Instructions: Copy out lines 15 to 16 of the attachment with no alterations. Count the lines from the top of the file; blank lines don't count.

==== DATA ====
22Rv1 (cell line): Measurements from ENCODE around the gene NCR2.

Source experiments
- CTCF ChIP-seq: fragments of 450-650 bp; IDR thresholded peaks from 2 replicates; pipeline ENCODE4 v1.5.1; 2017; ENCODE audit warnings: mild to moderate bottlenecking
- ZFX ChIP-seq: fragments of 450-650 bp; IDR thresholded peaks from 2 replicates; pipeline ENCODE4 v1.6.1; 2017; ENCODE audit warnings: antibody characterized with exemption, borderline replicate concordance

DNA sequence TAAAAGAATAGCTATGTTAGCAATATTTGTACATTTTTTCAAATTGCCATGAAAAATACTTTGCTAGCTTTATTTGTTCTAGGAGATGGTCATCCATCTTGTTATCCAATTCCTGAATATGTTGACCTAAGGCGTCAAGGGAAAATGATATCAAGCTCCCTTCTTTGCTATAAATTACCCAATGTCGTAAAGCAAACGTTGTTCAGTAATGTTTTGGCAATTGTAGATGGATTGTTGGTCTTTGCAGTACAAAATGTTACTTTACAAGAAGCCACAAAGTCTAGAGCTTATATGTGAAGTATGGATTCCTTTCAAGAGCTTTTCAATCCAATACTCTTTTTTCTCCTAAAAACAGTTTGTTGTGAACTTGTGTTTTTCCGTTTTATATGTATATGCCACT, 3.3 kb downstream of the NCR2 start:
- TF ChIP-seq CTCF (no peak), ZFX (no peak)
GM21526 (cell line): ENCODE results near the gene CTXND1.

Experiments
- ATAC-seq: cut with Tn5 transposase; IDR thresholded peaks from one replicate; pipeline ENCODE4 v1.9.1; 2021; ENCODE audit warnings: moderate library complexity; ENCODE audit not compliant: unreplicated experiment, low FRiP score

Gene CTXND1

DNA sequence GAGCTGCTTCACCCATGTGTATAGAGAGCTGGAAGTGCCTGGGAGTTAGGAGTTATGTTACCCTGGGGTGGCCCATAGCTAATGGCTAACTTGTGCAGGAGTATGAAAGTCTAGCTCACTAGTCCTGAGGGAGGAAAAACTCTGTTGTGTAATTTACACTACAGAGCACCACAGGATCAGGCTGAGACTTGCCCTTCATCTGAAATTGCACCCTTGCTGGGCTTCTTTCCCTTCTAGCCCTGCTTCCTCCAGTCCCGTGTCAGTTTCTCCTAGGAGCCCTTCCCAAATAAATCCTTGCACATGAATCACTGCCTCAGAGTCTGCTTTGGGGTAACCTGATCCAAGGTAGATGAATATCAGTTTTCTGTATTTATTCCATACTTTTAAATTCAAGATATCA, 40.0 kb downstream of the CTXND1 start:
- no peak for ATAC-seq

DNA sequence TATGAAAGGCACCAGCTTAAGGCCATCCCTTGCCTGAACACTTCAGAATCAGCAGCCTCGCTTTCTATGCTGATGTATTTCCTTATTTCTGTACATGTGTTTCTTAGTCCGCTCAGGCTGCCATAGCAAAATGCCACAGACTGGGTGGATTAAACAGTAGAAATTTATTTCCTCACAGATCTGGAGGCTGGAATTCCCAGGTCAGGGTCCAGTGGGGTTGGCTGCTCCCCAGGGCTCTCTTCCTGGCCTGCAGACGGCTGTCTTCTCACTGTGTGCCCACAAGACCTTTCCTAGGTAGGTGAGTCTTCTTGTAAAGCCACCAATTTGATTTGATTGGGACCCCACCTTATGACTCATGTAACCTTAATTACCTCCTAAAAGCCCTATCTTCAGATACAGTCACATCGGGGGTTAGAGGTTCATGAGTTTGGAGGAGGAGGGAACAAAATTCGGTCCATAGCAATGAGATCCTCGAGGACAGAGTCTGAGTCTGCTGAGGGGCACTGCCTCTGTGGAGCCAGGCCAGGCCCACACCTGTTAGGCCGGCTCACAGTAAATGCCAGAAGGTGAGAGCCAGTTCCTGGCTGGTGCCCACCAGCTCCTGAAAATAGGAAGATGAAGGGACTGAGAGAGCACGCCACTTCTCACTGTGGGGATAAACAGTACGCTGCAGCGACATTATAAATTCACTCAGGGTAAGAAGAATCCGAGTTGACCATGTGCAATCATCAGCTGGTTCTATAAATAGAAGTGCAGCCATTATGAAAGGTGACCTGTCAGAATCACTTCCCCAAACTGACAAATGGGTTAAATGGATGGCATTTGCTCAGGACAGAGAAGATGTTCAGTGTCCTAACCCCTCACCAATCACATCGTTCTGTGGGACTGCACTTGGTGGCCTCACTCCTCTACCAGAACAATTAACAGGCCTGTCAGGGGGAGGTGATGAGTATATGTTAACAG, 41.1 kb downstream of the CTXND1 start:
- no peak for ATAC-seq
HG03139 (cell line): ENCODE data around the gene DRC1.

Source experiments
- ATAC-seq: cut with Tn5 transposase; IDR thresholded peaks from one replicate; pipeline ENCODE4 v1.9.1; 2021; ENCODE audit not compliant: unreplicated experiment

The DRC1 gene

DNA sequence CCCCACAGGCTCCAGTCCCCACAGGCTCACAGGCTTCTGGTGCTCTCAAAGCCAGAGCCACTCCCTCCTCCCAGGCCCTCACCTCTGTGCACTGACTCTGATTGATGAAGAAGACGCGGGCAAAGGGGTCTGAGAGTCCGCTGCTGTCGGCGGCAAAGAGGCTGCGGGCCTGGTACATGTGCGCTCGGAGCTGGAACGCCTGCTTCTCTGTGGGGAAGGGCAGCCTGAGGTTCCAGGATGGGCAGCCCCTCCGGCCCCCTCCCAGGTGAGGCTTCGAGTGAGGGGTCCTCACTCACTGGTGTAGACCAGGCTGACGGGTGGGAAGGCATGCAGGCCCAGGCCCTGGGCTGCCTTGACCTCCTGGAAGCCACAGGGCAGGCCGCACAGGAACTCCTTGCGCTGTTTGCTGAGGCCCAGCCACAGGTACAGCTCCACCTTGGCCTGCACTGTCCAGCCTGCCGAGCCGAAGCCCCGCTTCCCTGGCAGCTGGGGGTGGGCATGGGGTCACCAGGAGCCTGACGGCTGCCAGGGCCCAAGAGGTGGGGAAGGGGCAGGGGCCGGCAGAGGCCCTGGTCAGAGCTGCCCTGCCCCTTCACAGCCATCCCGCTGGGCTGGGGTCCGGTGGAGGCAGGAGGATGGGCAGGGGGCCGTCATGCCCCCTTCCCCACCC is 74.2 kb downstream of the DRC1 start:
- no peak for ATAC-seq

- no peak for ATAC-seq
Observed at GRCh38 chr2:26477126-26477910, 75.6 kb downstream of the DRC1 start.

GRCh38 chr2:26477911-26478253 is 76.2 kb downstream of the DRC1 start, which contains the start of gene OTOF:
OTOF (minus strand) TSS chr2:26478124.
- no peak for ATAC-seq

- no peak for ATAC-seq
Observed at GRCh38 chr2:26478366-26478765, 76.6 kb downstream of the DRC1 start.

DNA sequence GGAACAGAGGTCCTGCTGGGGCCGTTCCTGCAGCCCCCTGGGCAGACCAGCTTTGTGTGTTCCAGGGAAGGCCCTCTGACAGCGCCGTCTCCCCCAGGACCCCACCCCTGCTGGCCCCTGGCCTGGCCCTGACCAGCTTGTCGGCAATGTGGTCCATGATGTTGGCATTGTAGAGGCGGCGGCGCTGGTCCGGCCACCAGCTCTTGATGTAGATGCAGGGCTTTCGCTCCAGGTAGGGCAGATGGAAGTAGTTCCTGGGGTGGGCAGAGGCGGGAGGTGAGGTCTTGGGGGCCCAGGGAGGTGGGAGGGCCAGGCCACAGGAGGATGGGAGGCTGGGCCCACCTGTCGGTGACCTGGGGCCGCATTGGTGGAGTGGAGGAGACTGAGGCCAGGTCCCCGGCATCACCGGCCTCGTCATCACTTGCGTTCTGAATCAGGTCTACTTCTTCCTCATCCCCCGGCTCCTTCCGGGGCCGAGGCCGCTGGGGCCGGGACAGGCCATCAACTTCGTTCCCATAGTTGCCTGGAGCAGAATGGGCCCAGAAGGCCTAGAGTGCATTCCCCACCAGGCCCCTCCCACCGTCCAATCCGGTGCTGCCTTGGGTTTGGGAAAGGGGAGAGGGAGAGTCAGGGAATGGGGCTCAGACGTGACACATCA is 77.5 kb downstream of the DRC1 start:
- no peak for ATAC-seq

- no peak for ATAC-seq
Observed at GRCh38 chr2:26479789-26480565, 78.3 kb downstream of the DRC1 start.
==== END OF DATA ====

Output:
HG03139 (cell line): ENCODE data around the gene DRC1.

Source experiments